Over time, that support becomes trade agreements, which are sometimes rapid as the companies are taken to the markets, and sometimes it takes them a bit longer. The successes start to bear fruit when there are trade declarations or trade agreements are signed, and the companies agree to give Wesgro this information because they were assisted by the entity, and Wesgro uses the information to quantify its numbers.
Wesgro scrutinises the information and asks the difficult questions to the companies and they ensure that the information is correct, as a result, Wesgro tracks the number of trade agreements signed, and in some cases, some companies have trade agreements in different countries. Wesgro also tries to determine the Rand value of those agreements undertaken with specific importers and the estimates regarding the number of jobs that are created because of that deal. This is because Wesgro wants to establish the work that it does, how that results in deals and how the deals translate into Rand value and jobs. Some businesses are honest to say the support is keeping their business going and do not have any additional jobs to declare.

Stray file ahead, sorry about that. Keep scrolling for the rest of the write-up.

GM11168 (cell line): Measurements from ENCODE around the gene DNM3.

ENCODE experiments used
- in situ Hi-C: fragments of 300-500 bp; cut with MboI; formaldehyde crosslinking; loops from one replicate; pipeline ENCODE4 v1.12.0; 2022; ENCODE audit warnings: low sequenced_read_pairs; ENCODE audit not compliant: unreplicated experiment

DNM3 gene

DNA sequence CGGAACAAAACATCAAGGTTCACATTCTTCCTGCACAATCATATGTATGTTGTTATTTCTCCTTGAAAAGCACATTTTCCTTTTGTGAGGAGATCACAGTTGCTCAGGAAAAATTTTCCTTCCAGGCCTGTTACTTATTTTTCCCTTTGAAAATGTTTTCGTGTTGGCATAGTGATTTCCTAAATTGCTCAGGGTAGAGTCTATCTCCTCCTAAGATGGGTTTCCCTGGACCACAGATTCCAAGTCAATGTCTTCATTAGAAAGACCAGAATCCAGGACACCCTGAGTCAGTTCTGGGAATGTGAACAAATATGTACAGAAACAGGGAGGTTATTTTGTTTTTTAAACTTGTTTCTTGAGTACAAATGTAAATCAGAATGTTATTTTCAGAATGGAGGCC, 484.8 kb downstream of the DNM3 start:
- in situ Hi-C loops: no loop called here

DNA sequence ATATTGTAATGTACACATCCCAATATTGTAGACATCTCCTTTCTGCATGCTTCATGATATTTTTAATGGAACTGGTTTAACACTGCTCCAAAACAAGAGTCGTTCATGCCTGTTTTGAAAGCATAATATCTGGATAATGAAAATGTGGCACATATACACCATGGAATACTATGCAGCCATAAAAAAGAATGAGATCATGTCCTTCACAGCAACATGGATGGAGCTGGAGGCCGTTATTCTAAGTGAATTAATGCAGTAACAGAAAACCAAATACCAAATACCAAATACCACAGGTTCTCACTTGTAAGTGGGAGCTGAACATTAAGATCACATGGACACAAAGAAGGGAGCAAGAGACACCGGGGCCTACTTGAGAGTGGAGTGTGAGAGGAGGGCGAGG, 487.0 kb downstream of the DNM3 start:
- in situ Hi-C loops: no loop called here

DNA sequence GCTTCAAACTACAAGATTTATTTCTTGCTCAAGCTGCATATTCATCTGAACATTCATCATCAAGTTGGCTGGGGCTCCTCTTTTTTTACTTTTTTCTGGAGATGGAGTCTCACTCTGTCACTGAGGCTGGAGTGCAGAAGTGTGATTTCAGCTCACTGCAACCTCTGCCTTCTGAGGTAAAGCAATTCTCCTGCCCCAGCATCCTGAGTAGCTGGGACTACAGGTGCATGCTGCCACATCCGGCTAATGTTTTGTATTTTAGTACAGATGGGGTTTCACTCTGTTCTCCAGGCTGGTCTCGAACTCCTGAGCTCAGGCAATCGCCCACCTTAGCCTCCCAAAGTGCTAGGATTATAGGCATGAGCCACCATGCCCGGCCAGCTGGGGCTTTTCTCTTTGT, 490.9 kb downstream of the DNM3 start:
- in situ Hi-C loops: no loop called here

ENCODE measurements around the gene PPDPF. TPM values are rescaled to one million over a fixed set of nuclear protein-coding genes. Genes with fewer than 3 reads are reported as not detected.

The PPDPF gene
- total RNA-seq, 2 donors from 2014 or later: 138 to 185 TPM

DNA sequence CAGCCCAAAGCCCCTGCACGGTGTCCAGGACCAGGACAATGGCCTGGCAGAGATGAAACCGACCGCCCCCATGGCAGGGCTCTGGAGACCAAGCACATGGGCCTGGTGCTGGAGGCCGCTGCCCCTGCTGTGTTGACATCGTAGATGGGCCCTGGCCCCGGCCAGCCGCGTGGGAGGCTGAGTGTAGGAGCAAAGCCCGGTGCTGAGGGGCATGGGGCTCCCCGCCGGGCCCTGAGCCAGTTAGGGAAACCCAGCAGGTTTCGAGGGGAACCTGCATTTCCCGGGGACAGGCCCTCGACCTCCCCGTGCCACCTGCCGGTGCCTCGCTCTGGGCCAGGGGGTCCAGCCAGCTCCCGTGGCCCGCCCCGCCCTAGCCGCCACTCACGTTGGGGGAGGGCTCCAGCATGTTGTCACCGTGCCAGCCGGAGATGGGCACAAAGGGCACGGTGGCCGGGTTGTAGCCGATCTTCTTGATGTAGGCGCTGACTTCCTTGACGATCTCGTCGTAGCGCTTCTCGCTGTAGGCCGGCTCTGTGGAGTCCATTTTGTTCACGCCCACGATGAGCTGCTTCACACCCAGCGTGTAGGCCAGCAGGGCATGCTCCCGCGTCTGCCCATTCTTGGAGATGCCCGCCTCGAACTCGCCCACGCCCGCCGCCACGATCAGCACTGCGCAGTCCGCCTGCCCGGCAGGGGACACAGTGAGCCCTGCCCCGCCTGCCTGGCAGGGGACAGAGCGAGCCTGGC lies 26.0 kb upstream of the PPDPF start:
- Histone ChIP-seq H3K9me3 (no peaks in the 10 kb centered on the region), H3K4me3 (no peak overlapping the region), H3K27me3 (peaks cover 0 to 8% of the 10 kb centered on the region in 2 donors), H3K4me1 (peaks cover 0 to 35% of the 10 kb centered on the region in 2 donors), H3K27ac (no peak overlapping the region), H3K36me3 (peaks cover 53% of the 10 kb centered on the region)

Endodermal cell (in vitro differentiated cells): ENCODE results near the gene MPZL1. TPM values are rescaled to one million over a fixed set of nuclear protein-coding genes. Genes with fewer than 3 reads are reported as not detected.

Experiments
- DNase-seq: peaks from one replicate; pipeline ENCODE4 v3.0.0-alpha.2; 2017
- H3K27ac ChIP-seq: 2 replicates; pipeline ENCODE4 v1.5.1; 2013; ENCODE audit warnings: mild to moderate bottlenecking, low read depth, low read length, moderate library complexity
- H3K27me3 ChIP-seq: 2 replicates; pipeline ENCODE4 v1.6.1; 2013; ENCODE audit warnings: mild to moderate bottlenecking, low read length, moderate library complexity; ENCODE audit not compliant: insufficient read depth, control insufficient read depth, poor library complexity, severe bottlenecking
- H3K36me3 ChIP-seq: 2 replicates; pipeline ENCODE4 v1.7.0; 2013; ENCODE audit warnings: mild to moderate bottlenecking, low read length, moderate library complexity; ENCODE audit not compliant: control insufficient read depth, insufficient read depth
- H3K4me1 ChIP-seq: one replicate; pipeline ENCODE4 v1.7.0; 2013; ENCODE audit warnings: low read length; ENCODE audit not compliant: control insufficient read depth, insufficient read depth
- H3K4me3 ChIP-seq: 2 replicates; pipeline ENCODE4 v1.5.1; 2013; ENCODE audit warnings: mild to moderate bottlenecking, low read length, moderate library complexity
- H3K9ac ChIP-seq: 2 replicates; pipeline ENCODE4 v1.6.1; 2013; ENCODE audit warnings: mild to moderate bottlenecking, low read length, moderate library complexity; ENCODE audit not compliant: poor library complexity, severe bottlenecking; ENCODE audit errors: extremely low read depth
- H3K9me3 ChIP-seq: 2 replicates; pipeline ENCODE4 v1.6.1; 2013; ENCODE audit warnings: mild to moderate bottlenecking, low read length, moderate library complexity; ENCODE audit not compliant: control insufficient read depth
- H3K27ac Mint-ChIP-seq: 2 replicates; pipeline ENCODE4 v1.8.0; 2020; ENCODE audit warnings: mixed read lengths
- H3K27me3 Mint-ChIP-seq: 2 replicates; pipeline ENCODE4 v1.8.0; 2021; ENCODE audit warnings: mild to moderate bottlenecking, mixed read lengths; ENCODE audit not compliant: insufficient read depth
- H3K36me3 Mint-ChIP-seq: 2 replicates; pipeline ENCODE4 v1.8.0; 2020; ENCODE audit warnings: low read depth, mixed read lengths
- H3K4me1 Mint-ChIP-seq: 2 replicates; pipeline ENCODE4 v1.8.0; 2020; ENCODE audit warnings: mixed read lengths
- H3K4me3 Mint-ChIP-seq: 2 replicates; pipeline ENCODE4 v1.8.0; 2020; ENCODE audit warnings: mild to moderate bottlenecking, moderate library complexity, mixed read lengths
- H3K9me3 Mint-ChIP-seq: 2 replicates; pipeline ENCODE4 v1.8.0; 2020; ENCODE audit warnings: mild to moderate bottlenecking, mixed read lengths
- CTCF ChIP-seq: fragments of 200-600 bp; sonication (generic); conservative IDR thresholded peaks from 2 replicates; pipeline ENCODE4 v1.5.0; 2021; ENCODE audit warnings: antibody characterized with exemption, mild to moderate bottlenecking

Wesgro tries to have a success model that drives the different initiatives into the outcomes that are focused on the companies and the jobs that they are trying to create, and ultimately the entity will focus on a methodology to help it determine the impact. Currently, in terms of investments, what can be seen is direct jobs created as a result of investments. Those are jobs on payroll, which is good, but those breadwinners also support a community, so Wesgro wants to be able to do further calculations so it can establish how these jobs reach much deeper across the economy because that information is important to the public.